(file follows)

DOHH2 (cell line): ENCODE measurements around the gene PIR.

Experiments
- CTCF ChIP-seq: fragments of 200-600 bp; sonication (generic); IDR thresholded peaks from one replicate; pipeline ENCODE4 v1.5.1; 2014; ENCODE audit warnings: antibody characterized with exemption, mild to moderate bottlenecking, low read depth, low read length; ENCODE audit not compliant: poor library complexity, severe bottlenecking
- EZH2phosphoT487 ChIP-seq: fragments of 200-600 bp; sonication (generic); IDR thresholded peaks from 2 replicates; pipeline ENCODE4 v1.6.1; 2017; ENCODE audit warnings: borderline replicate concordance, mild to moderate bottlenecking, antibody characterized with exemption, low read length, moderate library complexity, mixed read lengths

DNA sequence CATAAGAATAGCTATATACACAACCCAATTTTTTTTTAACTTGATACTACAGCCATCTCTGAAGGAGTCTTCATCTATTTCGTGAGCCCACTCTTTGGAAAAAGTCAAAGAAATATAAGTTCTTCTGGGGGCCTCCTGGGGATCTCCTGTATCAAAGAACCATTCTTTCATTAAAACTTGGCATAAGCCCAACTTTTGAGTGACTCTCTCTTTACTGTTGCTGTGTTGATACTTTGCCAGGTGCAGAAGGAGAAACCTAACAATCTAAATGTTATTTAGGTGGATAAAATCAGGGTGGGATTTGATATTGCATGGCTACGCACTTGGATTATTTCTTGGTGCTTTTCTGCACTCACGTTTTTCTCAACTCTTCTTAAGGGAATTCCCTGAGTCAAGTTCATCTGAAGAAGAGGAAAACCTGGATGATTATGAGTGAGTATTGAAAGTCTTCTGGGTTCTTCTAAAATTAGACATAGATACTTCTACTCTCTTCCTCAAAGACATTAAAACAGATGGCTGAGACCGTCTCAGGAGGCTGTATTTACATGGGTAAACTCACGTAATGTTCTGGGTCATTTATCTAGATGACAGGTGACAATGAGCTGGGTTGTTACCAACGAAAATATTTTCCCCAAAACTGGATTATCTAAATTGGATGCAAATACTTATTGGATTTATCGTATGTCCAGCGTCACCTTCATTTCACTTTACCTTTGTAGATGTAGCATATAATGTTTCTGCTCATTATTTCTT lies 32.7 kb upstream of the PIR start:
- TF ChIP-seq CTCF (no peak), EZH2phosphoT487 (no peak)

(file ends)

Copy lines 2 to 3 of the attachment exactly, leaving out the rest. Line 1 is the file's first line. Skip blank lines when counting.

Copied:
Experiments
- CTCF ChIP-seq: fragments of 200-600 bp; sonication (generic); IDR thresholded peaks from one replicate; pipeline ENCODE4 v1.5.1; 2014; ENCODE audit warnings: antibody characterized with exemption, mild to moderate bottlenecking, low read depth, low read length; ENCODE audit not compliant: poor library complexity, severe bottlenecking